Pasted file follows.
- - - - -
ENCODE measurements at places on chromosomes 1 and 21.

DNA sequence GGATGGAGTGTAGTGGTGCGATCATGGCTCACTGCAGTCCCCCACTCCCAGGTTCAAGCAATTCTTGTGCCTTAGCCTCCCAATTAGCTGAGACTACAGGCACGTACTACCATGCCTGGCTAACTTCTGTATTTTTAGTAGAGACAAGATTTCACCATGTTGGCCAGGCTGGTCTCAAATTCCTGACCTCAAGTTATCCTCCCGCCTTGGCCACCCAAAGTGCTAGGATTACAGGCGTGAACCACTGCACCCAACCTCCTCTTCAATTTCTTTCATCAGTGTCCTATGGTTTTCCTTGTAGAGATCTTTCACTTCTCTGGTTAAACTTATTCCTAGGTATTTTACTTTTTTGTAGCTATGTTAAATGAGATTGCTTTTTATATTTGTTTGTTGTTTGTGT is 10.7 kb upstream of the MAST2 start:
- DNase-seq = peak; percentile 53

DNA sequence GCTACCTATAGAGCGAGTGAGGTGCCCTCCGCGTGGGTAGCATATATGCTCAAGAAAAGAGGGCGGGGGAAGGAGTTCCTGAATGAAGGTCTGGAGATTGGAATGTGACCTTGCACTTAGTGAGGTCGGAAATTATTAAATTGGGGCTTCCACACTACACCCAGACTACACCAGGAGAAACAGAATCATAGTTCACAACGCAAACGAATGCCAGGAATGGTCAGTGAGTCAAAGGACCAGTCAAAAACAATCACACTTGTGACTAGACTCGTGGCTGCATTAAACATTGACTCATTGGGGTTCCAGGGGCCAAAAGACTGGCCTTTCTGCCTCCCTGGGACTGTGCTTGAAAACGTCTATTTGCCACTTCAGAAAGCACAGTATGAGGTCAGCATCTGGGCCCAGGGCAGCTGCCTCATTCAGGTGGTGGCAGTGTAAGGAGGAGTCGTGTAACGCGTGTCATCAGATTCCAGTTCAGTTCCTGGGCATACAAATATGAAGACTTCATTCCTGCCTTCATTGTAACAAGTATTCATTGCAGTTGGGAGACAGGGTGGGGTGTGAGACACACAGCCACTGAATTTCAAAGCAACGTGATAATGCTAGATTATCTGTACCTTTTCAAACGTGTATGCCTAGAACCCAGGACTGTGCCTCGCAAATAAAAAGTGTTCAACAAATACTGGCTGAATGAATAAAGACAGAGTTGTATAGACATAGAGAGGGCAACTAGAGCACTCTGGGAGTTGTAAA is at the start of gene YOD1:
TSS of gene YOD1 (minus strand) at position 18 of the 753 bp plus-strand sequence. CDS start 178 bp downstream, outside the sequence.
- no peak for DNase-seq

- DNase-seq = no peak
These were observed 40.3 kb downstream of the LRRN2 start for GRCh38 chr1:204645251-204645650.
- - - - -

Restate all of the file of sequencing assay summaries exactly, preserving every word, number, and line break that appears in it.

ENCODE measurements at places on chromosomes 1 and 21.

DNA sequence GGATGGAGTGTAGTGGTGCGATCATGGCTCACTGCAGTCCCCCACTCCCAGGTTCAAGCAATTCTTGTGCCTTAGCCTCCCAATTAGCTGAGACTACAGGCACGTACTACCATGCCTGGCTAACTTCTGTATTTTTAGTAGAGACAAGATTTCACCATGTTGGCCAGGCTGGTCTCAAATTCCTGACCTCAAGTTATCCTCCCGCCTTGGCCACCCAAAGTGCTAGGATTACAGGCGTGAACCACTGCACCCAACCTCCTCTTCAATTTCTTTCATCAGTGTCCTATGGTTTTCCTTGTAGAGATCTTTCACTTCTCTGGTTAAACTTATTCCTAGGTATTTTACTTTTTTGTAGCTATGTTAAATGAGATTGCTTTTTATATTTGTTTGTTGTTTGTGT is 10.7 kb upstream of the MAST2 start:
- DNase-seq = peak; percentile 53

DNA sequence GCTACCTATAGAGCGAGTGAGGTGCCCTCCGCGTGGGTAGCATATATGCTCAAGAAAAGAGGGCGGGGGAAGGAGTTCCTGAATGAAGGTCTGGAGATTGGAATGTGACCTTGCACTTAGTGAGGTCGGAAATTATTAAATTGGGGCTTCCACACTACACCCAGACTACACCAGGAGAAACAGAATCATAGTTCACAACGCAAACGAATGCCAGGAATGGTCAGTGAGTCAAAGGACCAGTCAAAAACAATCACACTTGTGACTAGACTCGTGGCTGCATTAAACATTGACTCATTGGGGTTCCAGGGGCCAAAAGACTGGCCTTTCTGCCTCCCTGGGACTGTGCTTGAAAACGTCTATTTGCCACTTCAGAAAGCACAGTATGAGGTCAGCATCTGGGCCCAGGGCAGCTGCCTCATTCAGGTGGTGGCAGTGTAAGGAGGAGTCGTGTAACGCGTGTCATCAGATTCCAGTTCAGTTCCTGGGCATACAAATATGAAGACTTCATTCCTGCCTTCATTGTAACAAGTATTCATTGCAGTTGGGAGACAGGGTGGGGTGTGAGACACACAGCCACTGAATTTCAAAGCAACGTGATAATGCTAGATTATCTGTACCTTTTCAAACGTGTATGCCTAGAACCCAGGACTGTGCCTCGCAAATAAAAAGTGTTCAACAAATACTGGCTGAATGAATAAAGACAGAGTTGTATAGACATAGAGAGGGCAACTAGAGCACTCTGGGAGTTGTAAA is at the start of gene YOD1:
TSS of gene YOD1 (minus strand) at position 18 of the 753 bp plus-strand sequence. CDS start 178 bp downstream, outside the sequence.
- no peak for DNase-seq

- DNase-seq = no peak
These were observed 40.3 kb downstream of the LRRN2 start for GRCh38 chr1:204645251-204645650.